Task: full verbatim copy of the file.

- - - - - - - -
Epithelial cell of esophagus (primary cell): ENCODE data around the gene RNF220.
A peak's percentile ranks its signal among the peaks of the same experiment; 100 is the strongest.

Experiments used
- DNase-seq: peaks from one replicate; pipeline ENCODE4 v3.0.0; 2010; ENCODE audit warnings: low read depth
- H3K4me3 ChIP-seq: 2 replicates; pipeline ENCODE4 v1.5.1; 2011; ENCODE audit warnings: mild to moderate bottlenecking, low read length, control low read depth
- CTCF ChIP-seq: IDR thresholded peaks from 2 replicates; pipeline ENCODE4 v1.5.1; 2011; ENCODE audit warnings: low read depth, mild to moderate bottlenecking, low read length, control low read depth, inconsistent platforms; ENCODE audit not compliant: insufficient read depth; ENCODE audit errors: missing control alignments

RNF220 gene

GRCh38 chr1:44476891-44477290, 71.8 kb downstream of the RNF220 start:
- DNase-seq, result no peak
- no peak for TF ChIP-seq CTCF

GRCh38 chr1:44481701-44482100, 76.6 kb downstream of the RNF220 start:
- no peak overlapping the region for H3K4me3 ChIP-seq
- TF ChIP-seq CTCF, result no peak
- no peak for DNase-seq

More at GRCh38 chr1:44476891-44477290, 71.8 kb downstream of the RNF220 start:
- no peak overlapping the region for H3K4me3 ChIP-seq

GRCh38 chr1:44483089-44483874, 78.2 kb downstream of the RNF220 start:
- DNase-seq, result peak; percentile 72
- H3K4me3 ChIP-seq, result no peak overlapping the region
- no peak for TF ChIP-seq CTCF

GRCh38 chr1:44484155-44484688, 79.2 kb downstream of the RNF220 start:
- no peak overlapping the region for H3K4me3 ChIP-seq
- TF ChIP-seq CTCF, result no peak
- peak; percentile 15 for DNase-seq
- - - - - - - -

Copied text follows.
Epithelial cell of esophagus (primary cell): ENCODE data around the gene RNF220.
A peak's percentile ranks its signal among the peaks of the same experiment; 100 is the strongest.

Experiments used
- DNase-seq: peaks from one replicate; pipeline ENCODE4 v3.0.0; 2010; ENCODE audit warnings: low read depth
- H3K4me3 ChIP-seq: 2 replicates; pipeline ENCODE4 v1.5.1; 2011; ENCODE audit warnings: mild to moderate bottlenecking, low read length, control low read depth
- CTCF ChIP-seq: IDR thresholded peaks from 2 replicates; pipeline ENCODE4 v1.5.1; 2011; ENCODE audit warnings: low read depth, mild to moderate bottlenecking, low read length, control low read depth, inconsistent platforms; ENCODE audit not compliant: insufficient read depth; ENCODE audit errors: missing control alignments

RNF220 gene

GRCh38 chr1:44476891-44477290, 71.8 kb downstream of the RNF220 start:
- DNase-seq, result no peak
- no peak for TF ChIP-seq CTCF

GRCh38 chr1:44481701-44482100, 76.6 kb downstream of the RNF220 start:
- no peak overlapping the region for H3K4me3 ChIP-seq
- TF ChIP-seq CTCF, result no peak
- no peak for DNase-seq

More at GRCh38 chr1:44476891-44477290, 71.8 kb downstream of the RNF220 start:
- no peak overlapping the region for H3K4me3 ChIP-seq

GRCh38 chr1:44483089-44483874, 78.2 kb downstream of the RNF220 start:
- DNase-seq, result peak; percentile 72
- H3K4me3 ChIP-seq, result no peak overlapping the region
- no peak for TF ChIP-seq CTCF

GRCh38 chr1:44484155-44484688, 79.2 kb downstream of the RNF220 start:
- no peak overlapping the region for H3K4me3 ChIP-seq
- TF ChIP-seq CTCF, result no peak
- peak; percentile 15 for DNase-seq